Thursday, 28 October 2021
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Etiquette When Taking Your Dog to the Farmers’ Market

My friend Cathie loves to take her dog Happy to the local farmers’ market in Orange County, NY. Happy tends to be shy around people and Cathie said everyone at the market is friendly and loves her. The market is not overcrowded so it’s a great, stress-free place to get Happy used to being around people and other dogs.

Does your local market allow dogs?

Not all farmers markets allow dogs. Sometimes the “No Pets Allowed” rules are specific to the market and sometimes they have to do with state and local health laws.

In California, for example, with the exception of service animals, dogs, cats, birds and other animals are not allowed into or at food facilities, including farmer’s markets.

In a Montgomery Bay Certified Farmers’ Market post, Executive Director Catherine Barr said dogs don’t belong at the Freedom, CA, market. She’s seen dogs sniffing food and marking tables with their scent and has also witnessed children getting bitten and aggressive dogs going after one another.

Dogs are welcome at the Newburgh, NY Farmers’ Market, where owners can purchase organic dog treats made with ingredients like coconut oil and parsley. The New Brighton, MN, Farmers’ Market is also dog-friendly and hosts an annual Dog Days of Summer Event, which features a dog costume contest and lots of vendors selling locally-made dog treats and gifts.

Taking Your Dog to the Farmers Market

Thinking of taking your dog to the farmers’ market? Here are some things to consider.

Make sure dogs are allowed.

Make sure pets are allowed at the market before you hit the road. Barr said that despite signs specifying that pets aren’t allowed around the perimeter of the Montgomery Bay Certified Farmers’ Market, visitors still arrive with “their pets in tow, tucked into purses, or even in baby strollers”.

If the rules say that pets aren’t allowed, leave your dog at home.

Respect your dog’s comfort level.

Not all dogs do well in a crowded environment, and farmers’ markets can get crowded. If your dog isn’t comfortable around children, strollers and lots of people moving around, then it’s best to keep him home or try to hit the market at the quietest time of the day.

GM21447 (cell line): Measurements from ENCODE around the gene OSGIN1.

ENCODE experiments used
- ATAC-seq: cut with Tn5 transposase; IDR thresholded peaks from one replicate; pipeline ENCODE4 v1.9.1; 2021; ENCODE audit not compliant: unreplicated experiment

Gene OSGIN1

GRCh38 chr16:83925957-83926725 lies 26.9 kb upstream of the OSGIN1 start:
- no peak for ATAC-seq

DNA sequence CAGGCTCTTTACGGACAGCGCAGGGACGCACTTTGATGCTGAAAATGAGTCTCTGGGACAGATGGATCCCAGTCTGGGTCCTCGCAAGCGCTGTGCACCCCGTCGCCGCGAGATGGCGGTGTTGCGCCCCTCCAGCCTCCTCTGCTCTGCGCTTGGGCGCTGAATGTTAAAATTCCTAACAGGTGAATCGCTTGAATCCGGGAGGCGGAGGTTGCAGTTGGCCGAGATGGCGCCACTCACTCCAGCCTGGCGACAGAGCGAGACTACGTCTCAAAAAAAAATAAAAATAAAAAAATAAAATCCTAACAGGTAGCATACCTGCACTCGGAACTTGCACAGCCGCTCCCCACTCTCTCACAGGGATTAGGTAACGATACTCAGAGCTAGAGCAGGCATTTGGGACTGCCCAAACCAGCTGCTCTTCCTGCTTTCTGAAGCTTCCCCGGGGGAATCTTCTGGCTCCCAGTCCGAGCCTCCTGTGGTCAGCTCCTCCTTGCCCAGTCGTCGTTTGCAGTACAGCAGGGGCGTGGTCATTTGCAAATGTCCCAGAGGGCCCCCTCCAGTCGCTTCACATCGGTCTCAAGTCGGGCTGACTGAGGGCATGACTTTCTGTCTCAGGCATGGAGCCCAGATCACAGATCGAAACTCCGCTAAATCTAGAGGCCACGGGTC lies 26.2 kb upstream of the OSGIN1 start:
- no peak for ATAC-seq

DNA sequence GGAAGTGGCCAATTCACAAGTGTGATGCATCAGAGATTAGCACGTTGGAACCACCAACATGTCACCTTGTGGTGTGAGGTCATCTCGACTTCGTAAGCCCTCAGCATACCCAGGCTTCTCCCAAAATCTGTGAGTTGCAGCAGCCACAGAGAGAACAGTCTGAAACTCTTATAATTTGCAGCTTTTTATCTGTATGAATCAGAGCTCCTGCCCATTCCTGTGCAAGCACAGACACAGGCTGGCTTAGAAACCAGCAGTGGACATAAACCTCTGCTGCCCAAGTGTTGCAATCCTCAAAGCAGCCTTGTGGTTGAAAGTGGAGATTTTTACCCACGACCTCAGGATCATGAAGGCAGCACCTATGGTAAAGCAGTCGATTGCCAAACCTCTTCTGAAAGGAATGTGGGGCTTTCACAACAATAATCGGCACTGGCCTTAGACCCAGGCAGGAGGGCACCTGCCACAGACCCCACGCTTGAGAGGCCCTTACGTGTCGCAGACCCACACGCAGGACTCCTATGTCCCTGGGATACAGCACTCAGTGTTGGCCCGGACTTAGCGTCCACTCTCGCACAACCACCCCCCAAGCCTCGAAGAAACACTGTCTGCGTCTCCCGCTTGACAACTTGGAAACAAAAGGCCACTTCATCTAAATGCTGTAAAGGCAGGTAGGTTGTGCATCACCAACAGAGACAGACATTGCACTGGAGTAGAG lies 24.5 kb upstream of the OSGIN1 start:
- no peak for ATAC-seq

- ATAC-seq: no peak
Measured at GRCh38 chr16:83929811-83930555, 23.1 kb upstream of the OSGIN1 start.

If your dog is afraid of loud noises, he or she might not be happy at markets that offer entertainment and loud music. On sweltering hot summer days your dog will also be more comfortable staying at home.

Etiquette When Taking Your Dog to the Farmers' Market

Make sure your dog has some basic training.

It’s important that your dog knows some basic training before you visit a farmers’ market together. For instance, will he sit quietly by your side while you’re talking to a vendor or making a purchase?

If your dog will be pulling on the leash and getting into other dogs’ and children’s faces while you are browsing or conducting business, then it’s safest to leave him at home.

Obey leash laws.

A farmers’ market is not the place to use a retractable leash, and many markets state that these leashes are not allowed.

Even if you keep the retractable at the standard length, they can accidentally extend and allow the dog to jump on food tables or get too close to other dogs and into children’s faces. In addition, other people and dogs can easily get tangled and injured by the retractable cord. It’s safest to use a standard 6-foot leash.

Pick up after your dog.

Never leave home without a supply of poop bags. When you get to the market walk your dog around the perimeter first to give him or her the opportunity to poop and pee. And always pick up after your dog and dispose of the poop bag in a garbage bin.

Have respect for other patrons

Keep your dog close by you, and don’t allow him or her to mingle with other dogs in crowded areas of the market. Your dog might be friendly but you can’t be sure about other dogs.

Don’t allow your dog to jump on other people. Not everyone loves dogs, and many children are afraid of them. So keep your dog to yourself unless someone asks to pet him or her.

Keep your dog away from the produce

At most farmers’ markets the produce is high enough that dogs can’t reach it, but if produce is low to the ground, don’t allow your dog to sniff or lick fruit and vegetables. And, of course, never allow your dog to relieve him or herself around the food stalls.

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Photo credit: Thinkstock


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